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Ask HN: Do you miss 90s simplicity?
102 points by ciccionamente 32 days ago | hide | past | web | favorite | 142 comments
If so, what in particular?



Let me answer your question with another question. How old are you?

Because I'm in my 40s, which means I was in my 20s during the 1990s. And from my perspective, it was not a notably simpler time back then than it is today. It was not some pastoral idyll, it was just a time a lot like now, except it was a little harder to get a hold of people.

But I do notice that when I talk to people in their 20s and 30s, they often talk about the '90s as some kind of dramatically simpler time. But that's not because of anything about the '90s; it's because they were children during the '90s, and people of all ages look back on their childhood as a simpler time. This is true even of people who grew up in objectively much more difficult times, like the 1930s and '40s. It's not that the world children grow up in isn't complicated, it's that they don't comprehend all the complications. You don't start to appreciate that stuff until you reach adulthood. So to everybody, childhood is like a lost paradise.

This is part of why nostalgia is such a seductive trap. It's so easy to look back on the past and think that it was something it wasn't. So if you try to make it your mission to restore that lost paradise, to restore something that never really existed in the first place, all you end up doing is chasing shadows.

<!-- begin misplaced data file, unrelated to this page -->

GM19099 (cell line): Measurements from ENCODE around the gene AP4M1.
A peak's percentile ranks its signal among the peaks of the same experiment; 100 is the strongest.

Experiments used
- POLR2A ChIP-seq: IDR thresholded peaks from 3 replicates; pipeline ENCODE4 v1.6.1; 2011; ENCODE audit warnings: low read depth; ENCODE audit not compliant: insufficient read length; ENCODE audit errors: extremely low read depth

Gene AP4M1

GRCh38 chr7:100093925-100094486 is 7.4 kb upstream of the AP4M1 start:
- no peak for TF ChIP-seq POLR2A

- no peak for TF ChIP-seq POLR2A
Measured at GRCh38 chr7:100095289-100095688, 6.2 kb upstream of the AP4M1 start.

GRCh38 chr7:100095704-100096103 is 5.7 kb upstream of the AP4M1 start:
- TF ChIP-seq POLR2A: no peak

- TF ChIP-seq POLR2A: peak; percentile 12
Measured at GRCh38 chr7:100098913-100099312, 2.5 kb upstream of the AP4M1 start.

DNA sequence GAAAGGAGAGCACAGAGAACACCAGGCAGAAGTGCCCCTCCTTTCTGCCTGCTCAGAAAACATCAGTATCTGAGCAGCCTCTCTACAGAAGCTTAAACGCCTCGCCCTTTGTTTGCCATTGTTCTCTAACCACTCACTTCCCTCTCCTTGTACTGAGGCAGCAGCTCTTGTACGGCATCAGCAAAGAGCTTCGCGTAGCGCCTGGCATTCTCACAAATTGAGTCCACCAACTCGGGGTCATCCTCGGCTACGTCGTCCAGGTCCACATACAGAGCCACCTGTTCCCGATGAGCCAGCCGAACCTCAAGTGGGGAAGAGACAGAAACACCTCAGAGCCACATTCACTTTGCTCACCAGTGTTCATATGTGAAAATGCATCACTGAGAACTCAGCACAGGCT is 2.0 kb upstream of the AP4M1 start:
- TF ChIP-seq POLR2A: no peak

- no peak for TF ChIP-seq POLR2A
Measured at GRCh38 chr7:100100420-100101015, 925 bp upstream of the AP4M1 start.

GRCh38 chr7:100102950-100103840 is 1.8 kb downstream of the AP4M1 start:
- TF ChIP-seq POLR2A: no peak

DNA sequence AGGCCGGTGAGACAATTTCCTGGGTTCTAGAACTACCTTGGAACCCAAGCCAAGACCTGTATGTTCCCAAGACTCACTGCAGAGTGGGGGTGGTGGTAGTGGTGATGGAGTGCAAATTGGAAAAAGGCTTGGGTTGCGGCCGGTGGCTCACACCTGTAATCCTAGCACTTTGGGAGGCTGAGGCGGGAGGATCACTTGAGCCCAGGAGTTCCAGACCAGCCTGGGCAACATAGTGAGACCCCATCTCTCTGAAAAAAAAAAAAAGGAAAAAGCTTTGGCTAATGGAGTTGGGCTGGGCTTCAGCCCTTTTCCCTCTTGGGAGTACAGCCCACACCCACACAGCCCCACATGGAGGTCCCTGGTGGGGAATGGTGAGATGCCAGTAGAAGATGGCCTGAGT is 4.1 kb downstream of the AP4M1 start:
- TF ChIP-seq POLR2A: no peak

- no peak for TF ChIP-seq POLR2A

I'm in my 40s as well, and I'd agree. It reminds me of the Douglas Adams quote:

“I've come up with a set of rules that describe our reactions to technologies: 1. Anything that is in the world when you’re born is normal and ordinary and is just a natural part of the way the world works. 2. Anything that's invented between when you’re fifteen and thirty-five is new and exciting and revolutionary and you can probably get a career in it. 3. Anything invented after you're thirty-five is against the natural order of things.”


This is applies to software too.

Software that comes out before your professional career is natural.

Software that comes out beginning and mid career is revolutionary and exciting.

And software that comes out late career is obviously an over engineered solution in search of a problem.


I agree. However, people like Steve Jobs literally did their best after the above-mentioned 35 years of age. Apple basically introduced so many "new" technologies which "broke the wheel" under Jobs' leadership, and he was way passed 35.

Although there are always exceptions like SJ, I agree with the general notion you quoted.


Wow. Strange example. SJ ran a company with thousands of employees.


> except it was a little harder to get a hold of people

Hmm. Really? Few call centres or queuing systems around yet. My bank had a local number that was answered in 3 rings - often by the same person. So did the phone and electric companies, and the tax office. They might actually remember you.

I probably couldn't ping a friend if they were out with the dog, or on holiday, and definitely not in the car - few had mobiles yet, though by the end of the 90s they were getting common enough.

A lot of things were indeed simpler as we've added needless complexity to loads of things. Adding complexity layers seems to be how we solve everything. Even politics was simpler - note I don't say better.

Then again a lot of things were fairly crap - VHS recorders, CRT TV, cassettes.

Computing was much more fun - far many more platforms - SunOS, Amiga, ST, PC, Apple, BeOS, etc, and it was still feasible to know all of the thing. Now it's more likely to be a small part of a much more complex whole, too big for an individual. That speaks of maturing, but also of over-complexity.